Focusing on issues of interpretation, this book collects and
translates a number of medieval mi'raj accounts. The narratives of
Muhammad's heavenly journey offer a prism through which to view the
medieval elite's communal, political and theological motives. These
accounts reveal the historiographic process in which a single event
becomes a focal point for those struggling to define the past and
establish a communal, confessional and political identity by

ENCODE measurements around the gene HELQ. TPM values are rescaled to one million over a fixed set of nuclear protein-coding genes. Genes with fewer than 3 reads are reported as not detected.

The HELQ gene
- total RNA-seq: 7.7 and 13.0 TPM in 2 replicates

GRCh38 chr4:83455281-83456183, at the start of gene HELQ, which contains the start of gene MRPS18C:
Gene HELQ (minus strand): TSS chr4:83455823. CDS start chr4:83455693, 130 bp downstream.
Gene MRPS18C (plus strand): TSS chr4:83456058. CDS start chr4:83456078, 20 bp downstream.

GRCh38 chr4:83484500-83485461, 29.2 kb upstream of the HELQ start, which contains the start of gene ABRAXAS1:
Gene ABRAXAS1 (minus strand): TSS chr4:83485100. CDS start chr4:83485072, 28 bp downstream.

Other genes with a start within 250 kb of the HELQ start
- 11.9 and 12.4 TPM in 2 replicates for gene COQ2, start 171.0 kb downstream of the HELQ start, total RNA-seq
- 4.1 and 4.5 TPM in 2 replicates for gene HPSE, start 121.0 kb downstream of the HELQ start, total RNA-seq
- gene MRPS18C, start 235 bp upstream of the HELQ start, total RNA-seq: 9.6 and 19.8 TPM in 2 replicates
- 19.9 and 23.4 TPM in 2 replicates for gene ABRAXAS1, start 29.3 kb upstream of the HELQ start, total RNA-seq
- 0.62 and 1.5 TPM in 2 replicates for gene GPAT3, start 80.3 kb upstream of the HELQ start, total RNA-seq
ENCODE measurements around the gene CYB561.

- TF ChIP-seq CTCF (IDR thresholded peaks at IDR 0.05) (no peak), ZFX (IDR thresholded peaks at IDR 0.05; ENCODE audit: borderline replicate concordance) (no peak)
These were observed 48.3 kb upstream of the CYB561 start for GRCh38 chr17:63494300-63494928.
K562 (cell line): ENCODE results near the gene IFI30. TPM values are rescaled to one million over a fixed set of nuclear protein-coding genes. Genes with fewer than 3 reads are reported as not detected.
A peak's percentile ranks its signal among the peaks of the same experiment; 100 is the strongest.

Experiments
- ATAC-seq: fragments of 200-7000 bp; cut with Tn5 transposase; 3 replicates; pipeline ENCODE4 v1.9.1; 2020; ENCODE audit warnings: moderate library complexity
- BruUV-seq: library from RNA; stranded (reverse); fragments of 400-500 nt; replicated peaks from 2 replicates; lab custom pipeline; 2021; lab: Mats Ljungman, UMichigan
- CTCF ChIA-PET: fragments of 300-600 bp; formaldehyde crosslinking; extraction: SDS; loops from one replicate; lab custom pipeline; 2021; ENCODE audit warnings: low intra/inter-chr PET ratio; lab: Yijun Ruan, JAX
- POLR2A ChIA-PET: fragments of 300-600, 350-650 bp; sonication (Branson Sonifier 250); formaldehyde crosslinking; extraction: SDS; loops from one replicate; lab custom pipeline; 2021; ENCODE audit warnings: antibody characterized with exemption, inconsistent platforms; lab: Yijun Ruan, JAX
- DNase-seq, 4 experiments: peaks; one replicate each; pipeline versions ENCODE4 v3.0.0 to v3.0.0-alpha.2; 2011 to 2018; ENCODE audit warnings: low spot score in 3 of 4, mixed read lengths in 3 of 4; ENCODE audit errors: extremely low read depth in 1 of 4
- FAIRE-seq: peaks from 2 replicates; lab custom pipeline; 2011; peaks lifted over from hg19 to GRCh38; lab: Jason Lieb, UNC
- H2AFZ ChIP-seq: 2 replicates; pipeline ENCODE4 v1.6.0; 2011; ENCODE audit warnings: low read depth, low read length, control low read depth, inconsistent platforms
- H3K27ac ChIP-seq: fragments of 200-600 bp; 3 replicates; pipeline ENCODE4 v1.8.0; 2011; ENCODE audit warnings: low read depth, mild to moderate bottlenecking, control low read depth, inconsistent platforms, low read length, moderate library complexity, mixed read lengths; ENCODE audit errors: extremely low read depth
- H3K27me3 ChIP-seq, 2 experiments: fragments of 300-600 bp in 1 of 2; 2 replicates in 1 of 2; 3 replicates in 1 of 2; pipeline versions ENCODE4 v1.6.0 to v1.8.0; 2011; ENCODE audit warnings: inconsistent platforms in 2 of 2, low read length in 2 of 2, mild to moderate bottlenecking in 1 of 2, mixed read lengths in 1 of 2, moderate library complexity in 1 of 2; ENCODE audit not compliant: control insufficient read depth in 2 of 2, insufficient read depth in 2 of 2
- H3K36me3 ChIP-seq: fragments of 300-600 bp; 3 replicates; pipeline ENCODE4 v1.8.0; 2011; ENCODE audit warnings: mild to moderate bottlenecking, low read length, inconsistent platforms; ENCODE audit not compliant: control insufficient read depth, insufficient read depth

reporting the apparant facts about a particular moment in time. In
other words, these tales have real stakes for both their authors
and their audiences, and shed light on Muslim communal concerns
from the late eighth through to the fourteenth century. Brooke
Olson Vuckovic's groundbreaking study provides readers access to
the documentation and translation of these lesser-known Arabic
texts, and uncovers their role in building a meaningful, cohesive
and coherent Muslim community in medieval times.
|Country of origin:
||Religion in History, Society, and Culture
||Electronic book text
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